November 25, 2019

The pigeon in the shelter

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The MNSC boys have been a busy bunch this year, and we haven’t really found time to gathering for our tastings. Incredibly, enough of us were able to be available during the few days I am actually in Hong Kong this month… and it didn’t surprise me that Dr. Poon chose to host us at Arbor – which has become his “canteen” in recent times...

I have been here only once, and came away with mixed feelings. So I was really looking forward to trying it again to see what I was missing.

Always start with the warm brioche...

Sazae – the horned turban (栄螺) from Fukuoka (福岡) is steamed in herb oil and topped with pickled mustard seeds.  Came with aioli made from the whelk's liver, which was OK.

The shooter was made with matcha, dashi (出汁), and the liquid from steaming the whelk.  I didn't really taste any matcha...

Pork tongue - this was served with Japanese organic pumpkin, yuzu (柚子) pumpkin purée, pork jus, and shaved yuzu zest..

The pork tongue from Brittany (!) was seasoned with some Sichuan peppercorns and covered with blistered kale.  The tongue was tender, but not really juicy.  The combination of flavors reminded me of Japanese yuzukosho (柚子胡椒).

Crab - we've got milk pudding at the bottom, dashi, and Japanese blue crab (渡蟹) as well as some "river weed".  I definitely tasted the acidity from mirin (味醂), and also some umami.

Mackerel - this presentation looks familiar... Served with fruit tomato from Fukuoka, with tomato consommé and kelp oil, along with a touch of horseradish which definitely caught my attention... as did the perilla flowers.  There was that caramelized kelp on top again.

The mackerel was marinated with some sugar, mirin, and sea salt.  Torched on the skin side.  The fish was lovely.

Not sure why the seaweed roll was here...

Pigeon - this was the dish that I didn't get to have last time, because the staff chose to serve us wagyu instead of this... thinking that everyone must love wagyu more than pigeon.  What they didn't know was that there were at least two of us who would choose pigeon over wagyu every single time.

On the side we have a purée of Jerusalem artichoke, which I felt was a little too strong.  We also had a Mont Blanc presented as a flower, with chestnut chips acting as petals and topped with a chunk of chestnut.

The pigeon from Mesquer was done medium-rare.  The staff had originally suggested medium, but I don't quite have that Asian palate and prefer my birds a little more rare.  This was fucking beautiful, and the doneness was perfect.  I was pretty happy with the crispy skin that had caramelized Okinawan dark sugar (黑糖) on top.

Wagyu beef A4 - in contrast, the wagyu tenderloin from Kumamoto (熊本) was much less interesting.  Marinated with Japanese soy sauce, sake, mirin, and kelp before grilling.  Topped with shishito pepper (獅子唐辛子) and sansho leaves (木の芽).  There's also some red pepper coulis and tomato powder on the side.

The tenderloin was indeed tender and lean, but I thought the top was a little too charred and didn't deliver the fragrant flavors one would expect from the right amount of charring.

The Hamburg steak on the side came with some Yume Pirika (ゆめぴりか) rice from Hokkaido, which was steamed with dashi and came with burdock.

Mikan - with mikan (蜜柑) curd, mikan sorbet, and mikan tuille.  All served in a "bowl" made of Greek yogurt frozen with liquid nitrogen.  Pretty nice.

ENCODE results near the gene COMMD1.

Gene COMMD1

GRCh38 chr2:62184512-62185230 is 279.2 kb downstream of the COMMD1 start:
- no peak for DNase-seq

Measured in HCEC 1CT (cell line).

Soy milk - the tofu ice cream came with crumble made of white chocolate and salted egg yolk, and we also had crispy yuba (湯葉) flavored with honey. The black soy beans (黒豆) were marinated in soy sauce from the Kowloon Soy Company (九龍醬園) as well as Okinawan dark sugar.

Madeleine - still kinda dry...

Dr. Poon was his usual generous self, and we were treated to some really stunning wines tonight:

1995 Moët et Chandon Cuvée Dom Pérignon Rosé – nice nose of strawberries.

First flight: served from bottle 1 hour after opening.
1975 Sassicaia – vanilla and a hint of coconut, definitely sweet, a little smoky. Flabby with finish that was a little short. 94 points.

1975 La Mission Haut-Brion – more green and vegetal nose, slightly leaner, cigar smoke, minty. More classic claret with savory notes. Became pretty bretty later and really smoky. 93 points.

Second flight:
1985 Armand Rousseau Gevrey-Chambertin 1er Cru Clos St Jacques – served from bottle 1 hour and 50 minutes after opening. Beautiful nose with leather and really toasty notes. Also some nutty notes later. 97 points.

1985 Sassicaia – served 1½ hours after decanting. Really intense nose with smoky, savory, and really minty notes, along with a little brett. Still tannic. 99 points.

Third flight:
1985 Henschke Hill of Grace – served from bottle 3 hours after opening. Really green and vegetal nose, with a hint of exotic coconut butter underneath. Funky with some orange notes. 94 points.

1985 Guigal Côte-Rôtie La Turque – served 2 hours and 45 minutes after decanting. Really lovely with a little leathery notes, along with a little potpourri. Sweet on the palate. 95 points.

Our host had rejected 3 bottles before dinner started, and he decided to serve one of the bottles which he felt was “off” at the end of dinner. As it turns out, none of us thought there was anything wrong with the wine…

1981 Armand Rousseau Gevrey-Chambertin 1er Cru Clos St Jacques – served from bottle 4 hours after opening. Toasty and beautiful nose, nice and kinda elegant, but slightly bitter on palate.

A very happy dinner with some beautiful wines.  Many thanks to Dr. Poon for his generosity.

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